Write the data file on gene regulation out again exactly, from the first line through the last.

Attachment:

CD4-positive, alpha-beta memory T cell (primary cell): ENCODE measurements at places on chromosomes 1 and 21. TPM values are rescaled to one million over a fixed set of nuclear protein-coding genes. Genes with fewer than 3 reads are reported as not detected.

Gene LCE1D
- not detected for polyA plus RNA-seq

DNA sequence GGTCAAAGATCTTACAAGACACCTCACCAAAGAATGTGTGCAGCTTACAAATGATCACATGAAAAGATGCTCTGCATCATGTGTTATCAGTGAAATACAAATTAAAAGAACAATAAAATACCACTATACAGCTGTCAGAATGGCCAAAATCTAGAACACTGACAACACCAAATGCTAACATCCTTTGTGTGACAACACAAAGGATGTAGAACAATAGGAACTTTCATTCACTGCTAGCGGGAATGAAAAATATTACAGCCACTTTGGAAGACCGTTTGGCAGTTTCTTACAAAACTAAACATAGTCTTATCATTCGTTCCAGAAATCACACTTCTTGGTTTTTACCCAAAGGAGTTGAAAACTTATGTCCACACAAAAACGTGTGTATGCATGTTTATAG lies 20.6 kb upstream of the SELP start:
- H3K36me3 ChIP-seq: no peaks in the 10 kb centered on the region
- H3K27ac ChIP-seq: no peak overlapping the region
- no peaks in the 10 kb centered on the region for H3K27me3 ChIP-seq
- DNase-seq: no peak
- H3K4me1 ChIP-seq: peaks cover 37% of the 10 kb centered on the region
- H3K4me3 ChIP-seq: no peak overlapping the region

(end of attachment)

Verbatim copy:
CD4-positive, alpha-beta memory T cell (primary cell): ENCODE measurements at places on chromosomes 1 and 21. TPM values are rescaled to one million over a fixed set of nuclear protein-coding genes. Genes with fewer than 3 reads are reported as not detected.

Gene LCE1D
- not detected for polyA plus RNA-seq

DNA sequence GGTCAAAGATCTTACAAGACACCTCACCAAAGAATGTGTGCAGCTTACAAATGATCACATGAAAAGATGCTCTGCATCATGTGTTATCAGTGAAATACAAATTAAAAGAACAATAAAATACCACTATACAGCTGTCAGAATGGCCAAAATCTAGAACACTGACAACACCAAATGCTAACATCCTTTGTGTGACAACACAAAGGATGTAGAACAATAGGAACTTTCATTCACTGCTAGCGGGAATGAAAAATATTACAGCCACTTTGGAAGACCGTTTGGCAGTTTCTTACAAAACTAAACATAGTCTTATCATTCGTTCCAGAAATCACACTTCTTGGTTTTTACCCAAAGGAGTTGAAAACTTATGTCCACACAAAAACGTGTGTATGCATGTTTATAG lies 20.6 kb upstream of the SELP start:
- H3K36me3 ChIP-seq: no peaks in the 10 kb centered on the region
- H3K27ac ChIP-seq: no peak overlapping the region
- no peaks in the 10 kb centered on the region for H3K27me3 ChIP-seq
- DNase-seq: no peak
- H3K4me1 ChIP-seq: peaks cover 37% of the 10 kb centered on the region
- H3K4me3 ChIP-seq: no peak overlapping the region